It was my wife’s idea, which, out of the shoot, made it a better idea than whatever I was thinking. She wanted to do something to jump start her fitness for the season, to refine her eating, and she had settled on the Whole 30, a sort of extreme paleo diet with a one-month time horizon that made it palatable to her husband, me.
Now the disclaimer: I am not a nutritionist or an expert in performance eating. This is not an endorsement of Whole 30. No one paid me to do this. All I want to do here is report my experience. Your results may vary.
The basic guidelines are: no dairy, no sugar, no grains, no legumes. You can eat fruit in limited quantity, but nothing with added sugar, which means most anything that comes in a package. Legumes includes both beans AND peanuts. Tree nuts become one of your better friends.
The basic goal, as I understood it (and there are books and websites devoted to this program, none of which I read), was to force my body to stop defaulting to available sugars as fuel, to switch over to fat burning. I was not really trying to lose weight, but the idea of being able to switch over more seamlessly between sugar and fat during long rides held some appeal. More on this later.
Typical days looked like this:
Breakfast – Two egg omelette with no-sugar-added bacon or homemade breakfast sausage for breakfast, accompanied by black coffee and a fruit smoothie.
Mid-Morning Snack – Generous handful of cashews or almonds with dried currants.
Lunch – Salad with olive oil, might include sun-dried tomatoes and walnuts or olives and cucumbers. Some meat dish, mainly leftover from the night before.
Dinner – Large protein, copious grilled vegetables, many greens.
I went to bed hungry a few nights, but not ravenously hungry, and the larger breakfasts left me feeling good most of the time from a hunger point of view.
I kept my regular exercise schedule throughout the month, and did two ride events, both 30-40 mile off-road races. My big concern, going into Whole 30, was how I would manage energy on 2+ hour rides. In practice, it was really great. I packed bags of cashews with raisins, and used some date/coconut blocks in addition to 1/2 water, 1/2 fruit juice in my bottles, and I was fine. In fact, the great revelation of the experiment was that my energy during prolonged efforts seemed much more even, and perhaps more importantly, my frame of mind was more consistent. I felt more calm, and my exertion levels were more level without synthetic carb supplements than they generally are with the cocktail of blocks and goos and bars that I rifle down my pie hole.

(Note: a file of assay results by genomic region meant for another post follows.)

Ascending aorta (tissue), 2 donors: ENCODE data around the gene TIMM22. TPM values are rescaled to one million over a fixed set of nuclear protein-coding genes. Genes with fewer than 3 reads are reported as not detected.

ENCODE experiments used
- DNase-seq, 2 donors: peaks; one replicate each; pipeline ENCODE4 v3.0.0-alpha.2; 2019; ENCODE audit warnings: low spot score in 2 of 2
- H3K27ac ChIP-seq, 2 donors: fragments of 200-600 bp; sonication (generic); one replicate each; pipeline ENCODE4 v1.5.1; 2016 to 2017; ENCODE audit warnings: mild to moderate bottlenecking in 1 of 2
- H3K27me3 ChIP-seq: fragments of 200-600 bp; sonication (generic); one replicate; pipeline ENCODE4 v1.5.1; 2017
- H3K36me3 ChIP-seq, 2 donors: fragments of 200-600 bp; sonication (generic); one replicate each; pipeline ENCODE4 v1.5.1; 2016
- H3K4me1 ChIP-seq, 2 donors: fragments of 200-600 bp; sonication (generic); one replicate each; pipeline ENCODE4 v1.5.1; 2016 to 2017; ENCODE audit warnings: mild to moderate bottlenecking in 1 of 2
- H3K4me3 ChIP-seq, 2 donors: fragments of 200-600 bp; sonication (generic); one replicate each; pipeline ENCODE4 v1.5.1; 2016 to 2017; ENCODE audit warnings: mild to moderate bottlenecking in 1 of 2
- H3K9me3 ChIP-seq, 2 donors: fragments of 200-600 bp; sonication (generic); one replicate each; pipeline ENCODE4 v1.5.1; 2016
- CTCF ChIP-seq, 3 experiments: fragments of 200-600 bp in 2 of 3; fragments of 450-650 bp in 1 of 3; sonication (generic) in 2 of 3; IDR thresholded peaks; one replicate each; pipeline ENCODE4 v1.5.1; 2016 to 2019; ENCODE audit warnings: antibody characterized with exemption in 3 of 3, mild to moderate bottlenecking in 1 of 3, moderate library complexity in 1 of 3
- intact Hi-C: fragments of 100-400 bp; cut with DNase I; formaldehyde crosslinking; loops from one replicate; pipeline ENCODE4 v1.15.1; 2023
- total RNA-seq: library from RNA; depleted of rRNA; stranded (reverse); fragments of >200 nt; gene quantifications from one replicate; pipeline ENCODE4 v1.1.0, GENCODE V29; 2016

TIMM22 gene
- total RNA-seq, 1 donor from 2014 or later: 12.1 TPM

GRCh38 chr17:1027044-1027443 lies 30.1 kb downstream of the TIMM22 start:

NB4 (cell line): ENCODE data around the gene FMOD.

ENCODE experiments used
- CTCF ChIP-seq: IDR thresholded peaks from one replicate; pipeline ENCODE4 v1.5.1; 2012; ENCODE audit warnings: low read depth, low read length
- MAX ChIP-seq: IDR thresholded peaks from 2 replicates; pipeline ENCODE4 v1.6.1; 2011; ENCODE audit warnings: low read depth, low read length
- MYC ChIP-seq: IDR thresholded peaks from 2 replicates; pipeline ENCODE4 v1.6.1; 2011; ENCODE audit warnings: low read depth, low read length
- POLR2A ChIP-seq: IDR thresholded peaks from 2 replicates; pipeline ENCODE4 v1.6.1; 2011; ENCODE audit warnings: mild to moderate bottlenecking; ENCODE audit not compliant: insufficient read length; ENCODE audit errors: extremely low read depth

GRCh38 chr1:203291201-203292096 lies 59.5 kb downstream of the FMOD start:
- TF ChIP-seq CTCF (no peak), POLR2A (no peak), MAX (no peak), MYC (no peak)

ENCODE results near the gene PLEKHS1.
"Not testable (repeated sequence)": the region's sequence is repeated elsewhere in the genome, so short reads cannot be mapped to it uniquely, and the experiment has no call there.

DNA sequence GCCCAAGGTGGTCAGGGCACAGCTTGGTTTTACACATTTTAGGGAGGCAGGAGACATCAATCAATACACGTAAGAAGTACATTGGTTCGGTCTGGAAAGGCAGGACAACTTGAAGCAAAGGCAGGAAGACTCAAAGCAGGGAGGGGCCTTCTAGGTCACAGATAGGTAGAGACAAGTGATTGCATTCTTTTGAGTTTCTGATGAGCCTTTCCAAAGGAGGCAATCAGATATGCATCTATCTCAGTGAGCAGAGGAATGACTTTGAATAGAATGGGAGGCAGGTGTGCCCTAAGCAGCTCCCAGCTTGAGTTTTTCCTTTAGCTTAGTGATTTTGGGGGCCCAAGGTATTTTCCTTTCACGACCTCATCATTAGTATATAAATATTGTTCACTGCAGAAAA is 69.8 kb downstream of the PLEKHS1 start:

This is but one of the positive results I experienced.
The others are/were:
- Successfully restricting your diet in this way requires planning, which forced me to plan my eating, which led to far better choices. I often default to chips or other easy-to-eat foods when I’m hungry and don’t have a plan. All the planning helped me see how many empty calories I was consuming.
- It’s a pretty restrictive diet, and I like food, so it forced me to learn to make new things. Adding new dishes to the repertoire is always a good thing. I also discovered a number of new, good foods, which are now part of my regular diet, e.g. New Barn Almond Milk and Farmhouse Culture Gut Shot.
- I lost 6-7 lbs. This was not, as I mentioned, one of my explicit goals, but I am much closer to my optimal weight (maybe 153 lbs) than I was before (163 lbs).
- I spent more time with my wife. We did this together, and so we talked a lot about what we would eat. We made food for each other. We cooked together more. We’ve been together 25 years. More time together is good.
- I was able to put some realistic thought into how I wanted my long-term diet to change. As a rule, I don’t believe in “diets,” and I think the conventional wisdom agrees that, if you’re not going to change your eating habits long-term, dieting is a waste of your time. Doing the Whole 30 gave me a solid month not only to experiment, but to draw some tangible conclusions about what I think is a reasonable way to eat, from now on. As an example, I know I want to eat far less processed sugar.
Most of those who try the Whole 30 report serious cravings, hard days, depression, etc., as their bodies and minds adjust to new inputs and more importantly, lack of old ones. I didn’t have this so much. I made sure I ate a lot of what I was allowed to eat. What I missed most was cream in my coffee, and, oddly, pizza crust. I don’t even love pizza the way some do, but that was the thing I wanted.
When the month was over, we didn’t go off the rails. Each day we allowed ourselves something previously sanctioned. It was fine. No panic. We have kept to protein-rich breakfasts. We have kept to limited sugar intake. It all feels good, and the weight that left has stayed gone.
I really couldn’t tell you whether or not my body has learned to switch back and forth more efficiently between burning sugars and burning fats. I don’t know. But, I can say that the experience of Whole 30 was good enough, for me, that I can see repeating once or twice a year as a way to reset my eating habits.